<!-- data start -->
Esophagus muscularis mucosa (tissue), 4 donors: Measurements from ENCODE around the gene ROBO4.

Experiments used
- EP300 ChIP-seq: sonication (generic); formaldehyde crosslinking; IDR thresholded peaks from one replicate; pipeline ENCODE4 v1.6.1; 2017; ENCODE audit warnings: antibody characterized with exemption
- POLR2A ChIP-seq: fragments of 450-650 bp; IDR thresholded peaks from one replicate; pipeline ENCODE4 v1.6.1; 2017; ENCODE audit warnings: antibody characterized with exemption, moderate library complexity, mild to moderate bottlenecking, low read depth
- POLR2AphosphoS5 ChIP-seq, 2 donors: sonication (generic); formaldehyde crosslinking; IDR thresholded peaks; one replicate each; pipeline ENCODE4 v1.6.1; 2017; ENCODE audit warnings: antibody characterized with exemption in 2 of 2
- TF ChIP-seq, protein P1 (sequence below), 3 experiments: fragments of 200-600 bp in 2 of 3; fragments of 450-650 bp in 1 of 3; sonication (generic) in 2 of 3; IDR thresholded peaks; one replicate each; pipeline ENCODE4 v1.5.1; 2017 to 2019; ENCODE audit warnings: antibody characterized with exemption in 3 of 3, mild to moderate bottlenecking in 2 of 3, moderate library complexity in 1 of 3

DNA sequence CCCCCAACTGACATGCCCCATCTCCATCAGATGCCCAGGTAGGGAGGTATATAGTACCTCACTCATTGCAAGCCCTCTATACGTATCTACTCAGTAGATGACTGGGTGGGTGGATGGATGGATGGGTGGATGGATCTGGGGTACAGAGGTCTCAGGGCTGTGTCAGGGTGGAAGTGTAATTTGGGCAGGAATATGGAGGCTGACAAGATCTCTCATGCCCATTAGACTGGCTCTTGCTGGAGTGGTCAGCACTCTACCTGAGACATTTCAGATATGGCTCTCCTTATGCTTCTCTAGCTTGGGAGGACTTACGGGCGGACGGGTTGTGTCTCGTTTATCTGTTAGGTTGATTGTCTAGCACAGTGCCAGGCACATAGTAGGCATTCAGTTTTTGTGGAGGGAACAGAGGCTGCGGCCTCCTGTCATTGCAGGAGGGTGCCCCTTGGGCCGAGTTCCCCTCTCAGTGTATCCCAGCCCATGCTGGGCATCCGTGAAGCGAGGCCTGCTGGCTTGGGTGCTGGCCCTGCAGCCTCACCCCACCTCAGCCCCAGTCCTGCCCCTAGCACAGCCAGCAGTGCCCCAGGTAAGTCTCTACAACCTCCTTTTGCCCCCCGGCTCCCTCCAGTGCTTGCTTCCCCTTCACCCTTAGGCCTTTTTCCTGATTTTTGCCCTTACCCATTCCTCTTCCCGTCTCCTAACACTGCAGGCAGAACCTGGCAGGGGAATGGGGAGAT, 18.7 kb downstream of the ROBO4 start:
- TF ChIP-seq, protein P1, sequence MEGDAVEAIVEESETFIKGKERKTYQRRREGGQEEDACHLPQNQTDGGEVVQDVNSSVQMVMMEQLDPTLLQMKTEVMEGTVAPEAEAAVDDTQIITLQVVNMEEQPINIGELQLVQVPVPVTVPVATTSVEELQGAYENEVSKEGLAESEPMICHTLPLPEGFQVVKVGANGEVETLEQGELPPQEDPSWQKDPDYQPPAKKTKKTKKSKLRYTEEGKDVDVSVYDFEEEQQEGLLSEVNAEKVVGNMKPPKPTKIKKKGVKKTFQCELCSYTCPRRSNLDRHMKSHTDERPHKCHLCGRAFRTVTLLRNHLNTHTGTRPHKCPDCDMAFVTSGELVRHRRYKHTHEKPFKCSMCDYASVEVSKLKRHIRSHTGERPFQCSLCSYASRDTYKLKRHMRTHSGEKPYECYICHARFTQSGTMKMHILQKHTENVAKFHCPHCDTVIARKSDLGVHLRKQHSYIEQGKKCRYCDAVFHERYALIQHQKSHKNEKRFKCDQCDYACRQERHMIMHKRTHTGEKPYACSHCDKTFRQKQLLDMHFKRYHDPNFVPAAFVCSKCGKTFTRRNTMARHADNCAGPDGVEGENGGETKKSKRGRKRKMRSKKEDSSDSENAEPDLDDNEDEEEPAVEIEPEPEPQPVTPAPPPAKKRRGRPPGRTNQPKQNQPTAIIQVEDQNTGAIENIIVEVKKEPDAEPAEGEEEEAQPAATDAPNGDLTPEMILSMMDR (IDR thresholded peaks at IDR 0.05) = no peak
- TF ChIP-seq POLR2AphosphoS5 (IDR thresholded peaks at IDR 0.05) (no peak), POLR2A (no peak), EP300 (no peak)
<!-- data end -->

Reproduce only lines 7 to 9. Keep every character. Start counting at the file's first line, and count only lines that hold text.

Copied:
DNA sequence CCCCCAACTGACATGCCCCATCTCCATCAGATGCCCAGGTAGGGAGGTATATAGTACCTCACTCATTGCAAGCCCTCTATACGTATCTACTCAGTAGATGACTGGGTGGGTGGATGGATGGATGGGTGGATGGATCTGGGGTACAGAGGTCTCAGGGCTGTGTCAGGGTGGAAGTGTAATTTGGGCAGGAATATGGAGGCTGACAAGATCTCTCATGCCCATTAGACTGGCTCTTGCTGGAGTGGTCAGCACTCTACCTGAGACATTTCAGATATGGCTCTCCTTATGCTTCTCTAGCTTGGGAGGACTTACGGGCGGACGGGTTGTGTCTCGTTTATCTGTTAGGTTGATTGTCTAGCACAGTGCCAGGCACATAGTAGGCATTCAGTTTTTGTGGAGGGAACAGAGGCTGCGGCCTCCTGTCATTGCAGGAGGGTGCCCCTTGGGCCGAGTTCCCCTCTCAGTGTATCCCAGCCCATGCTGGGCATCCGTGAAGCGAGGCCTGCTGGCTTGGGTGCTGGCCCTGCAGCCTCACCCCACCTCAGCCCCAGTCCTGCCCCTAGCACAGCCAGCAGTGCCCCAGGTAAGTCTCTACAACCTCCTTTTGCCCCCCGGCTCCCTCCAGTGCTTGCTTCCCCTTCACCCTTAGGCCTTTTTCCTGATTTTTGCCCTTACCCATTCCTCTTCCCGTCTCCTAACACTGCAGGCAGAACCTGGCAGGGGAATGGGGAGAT, 18.7 kb downstream of the ROBO4 start:
- TF ChIP-seq, protein P1, sequence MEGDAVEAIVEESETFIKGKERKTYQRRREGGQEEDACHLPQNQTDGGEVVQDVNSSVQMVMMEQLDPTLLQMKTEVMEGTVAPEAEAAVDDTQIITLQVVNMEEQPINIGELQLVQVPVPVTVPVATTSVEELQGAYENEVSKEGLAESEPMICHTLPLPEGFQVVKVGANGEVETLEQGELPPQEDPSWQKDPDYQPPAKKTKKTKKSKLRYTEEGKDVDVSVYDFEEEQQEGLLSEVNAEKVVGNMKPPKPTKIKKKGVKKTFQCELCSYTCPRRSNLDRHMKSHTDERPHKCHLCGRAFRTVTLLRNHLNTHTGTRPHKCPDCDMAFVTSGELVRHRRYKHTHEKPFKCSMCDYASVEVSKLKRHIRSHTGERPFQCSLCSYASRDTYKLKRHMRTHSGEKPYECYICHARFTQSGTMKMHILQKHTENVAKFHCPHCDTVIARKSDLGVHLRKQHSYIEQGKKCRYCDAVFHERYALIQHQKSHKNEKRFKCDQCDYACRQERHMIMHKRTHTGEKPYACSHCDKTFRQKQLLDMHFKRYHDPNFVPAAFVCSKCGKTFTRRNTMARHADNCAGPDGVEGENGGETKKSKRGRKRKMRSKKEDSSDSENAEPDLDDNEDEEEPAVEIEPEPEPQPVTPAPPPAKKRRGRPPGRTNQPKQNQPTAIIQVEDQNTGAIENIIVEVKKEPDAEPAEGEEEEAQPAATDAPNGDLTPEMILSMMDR (IDR thresholded peaks at IDR 0.05) = no peak
- TF ChIP-seq POLR2AphosphoS5 (IDR thresholded peaks at IDR 0.05) (no peak), POLR2A (no peak), EP300 (no peak)